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Mexo Adv Adv itibaren Chudinovo, Yaroslavskaya oblast', Rusya, 152382 itibaren Chudinovo, Yaroslavskaya oblast', Rusya, 152382

Okuyucu Mexo Adv Adv itibaren Chudinovo, Yaroslavskaya oblast', Rusya, 152382

Mexo Adv Adv itibaren Chudinovo, Yaroslavskaya oblast', Rusya, 152382

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I LOVE JASPER!!!!

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The book in itself is, ouvioulsy, not as sad as the epilogue.

mexoadv

I learned how many things in the world, in this case animals, connect with human beings. I also learned how one can embrace different religion and appreciate their spiritual aspect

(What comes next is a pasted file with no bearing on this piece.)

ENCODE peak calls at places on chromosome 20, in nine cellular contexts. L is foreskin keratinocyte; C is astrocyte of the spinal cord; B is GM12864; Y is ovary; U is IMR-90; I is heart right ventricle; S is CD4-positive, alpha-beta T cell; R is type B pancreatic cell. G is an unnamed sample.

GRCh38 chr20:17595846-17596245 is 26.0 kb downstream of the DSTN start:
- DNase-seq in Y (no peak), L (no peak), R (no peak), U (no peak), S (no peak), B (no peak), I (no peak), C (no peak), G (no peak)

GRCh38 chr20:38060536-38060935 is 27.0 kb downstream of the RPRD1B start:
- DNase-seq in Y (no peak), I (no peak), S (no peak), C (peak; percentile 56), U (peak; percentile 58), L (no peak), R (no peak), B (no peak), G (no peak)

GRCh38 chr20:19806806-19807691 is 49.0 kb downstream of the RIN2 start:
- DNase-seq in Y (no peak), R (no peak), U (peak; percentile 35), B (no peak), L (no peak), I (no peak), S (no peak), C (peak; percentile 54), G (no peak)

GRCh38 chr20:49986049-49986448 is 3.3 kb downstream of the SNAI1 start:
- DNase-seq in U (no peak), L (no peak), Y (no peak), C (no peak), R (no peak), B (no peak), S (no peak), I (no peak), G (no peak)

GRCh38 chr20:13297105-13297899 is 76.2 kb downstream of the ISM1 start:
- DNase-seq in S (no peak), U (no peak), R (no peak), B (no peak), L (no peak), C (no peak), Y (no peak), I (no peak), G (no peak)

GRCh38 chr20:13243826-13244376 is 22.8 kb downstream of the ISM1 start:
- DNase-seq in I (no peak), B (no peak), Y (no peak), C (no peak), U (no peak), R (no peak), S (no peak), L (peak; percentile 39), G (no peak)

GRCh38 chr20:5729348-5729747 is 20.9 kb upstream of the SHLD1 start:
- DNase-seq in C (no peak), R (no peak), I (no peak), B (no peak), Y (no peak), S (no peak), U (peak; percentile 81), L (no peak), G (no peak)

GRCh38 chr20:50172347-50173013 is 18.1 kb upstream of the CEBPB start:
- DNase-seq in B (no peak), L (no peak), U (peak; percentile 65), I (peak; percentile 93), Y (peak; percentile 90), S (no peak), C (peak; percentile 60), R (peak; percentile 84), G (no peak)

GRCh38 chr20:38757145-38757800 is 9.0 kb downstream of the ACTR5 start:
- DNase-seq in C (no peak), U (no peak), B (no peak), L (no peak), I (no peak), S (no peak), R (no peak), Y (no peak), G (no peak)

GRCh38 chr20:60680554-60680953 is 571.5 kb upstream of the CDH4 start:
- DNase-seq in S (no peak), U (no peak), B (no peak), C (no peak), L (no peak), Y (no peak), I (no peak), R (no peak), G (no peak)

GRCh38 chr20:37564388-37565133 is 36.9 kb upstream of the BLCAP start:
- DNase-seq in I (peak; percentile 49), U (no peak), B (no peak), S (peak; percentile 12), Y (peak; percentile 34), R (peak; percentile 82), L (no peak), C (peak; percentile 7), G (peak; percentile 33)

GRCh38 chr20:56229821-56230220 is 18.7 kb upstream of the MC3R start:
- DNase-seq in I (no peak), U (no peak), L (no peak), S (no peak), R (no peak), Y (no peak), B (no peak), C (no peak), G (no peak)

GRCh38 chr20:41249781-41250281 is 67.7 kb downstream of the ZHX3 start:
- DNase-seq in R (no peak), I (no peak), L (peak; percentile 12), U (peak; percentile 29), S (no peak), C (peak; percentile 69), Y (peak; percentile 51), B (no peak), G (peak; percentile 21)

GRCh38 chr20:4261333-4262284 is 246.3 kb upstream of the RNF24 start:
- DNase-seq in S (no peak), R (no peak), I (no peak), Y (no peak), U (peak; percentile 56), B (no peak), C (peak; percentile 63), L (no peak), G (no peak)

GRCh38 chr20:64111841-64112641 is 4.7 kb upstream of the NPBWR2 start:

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Author: Leonard Rosen Title: All Cry Chaos Description (source): The action begins when mathematician James Fenster is assassinated on the eve of a long-scheduled speech at a World Trade Organization meeting. The hit is as elegant as it is bizarre. Fenster's Amsterdam hotel room is incinerated, yet the rest of the building remains intact. The murder trail leads veteran Interpol agent Henri Poincaré on a high-stakes, world-crossing quest for answers. Together with his chain-smoking, bon vivant colleague Serge Laurent, Poincaré pursues a long list of suspects: the Peruvian leader of the Indigenous Liberation Front, Rapture-crazed militants, a hedge fund director, Fenster's elusive ex-fiancée, and a graduate student in mathematics. Poincaré begins to make progress in America, but there is a prodigious hatred trained on him --some unfinished business from a terrifying former genocide case-- and he is called back to Europe to face the unfathomable. Stripped down and in despair, tested like Job, he realizes the two cases might be connected and he might be the link. This first installment in the Henri Poincaré series marries a sharp, smart mystery to deep religious themes that will keep both agnostics and believers turning pages until the shattering, revelatory end. Anyone who enjoys the work of John Le Carré, Scott Turow, Dan Brown, and Stieg Larsson will relish Rosen's storytelling and his resourceful, haunted protagonist. Others will appreciate his dazzling prose. Still others, the way he bends the thriller form in unconventional ways toward a higher cause, in the vein of Henning Mankell in The Man From Beijing. In short, All Cry Chaos promises to become a critical success that garners a broad readership throughout the nation and across the globe. (Amazon product description) ARC source: Library Thing early reviewers I loved this book, plain and simple. Reasons that I loved it: the plot catches your attention and drags you in, right off the bat. No waiting until 50 pages in to see what’s going on. The detective is one of the most sympathetic and riveting characters I’ve encountered in a long while. He is completely believable, and when his heart broke, mine did too. The author weaves math, specifically fractals, into the mystery in a way that is both integral (no pun intended) and educational—but without making the reader actually DO any math. The supporting characters are all well-drawn as well; there are several of them that I would be happy to see featured in their own books. The ultimate solution to the mystery is both believable and surprising. Finally, the author uses the mystery to open up a discussion of questions of import: why are we here? Can good triumph? Can we make a difference? This book made my life happier for the days that I was reading it. I will for sure look for more books in the series, and I’ll give All Cry Chaos a 5/5*.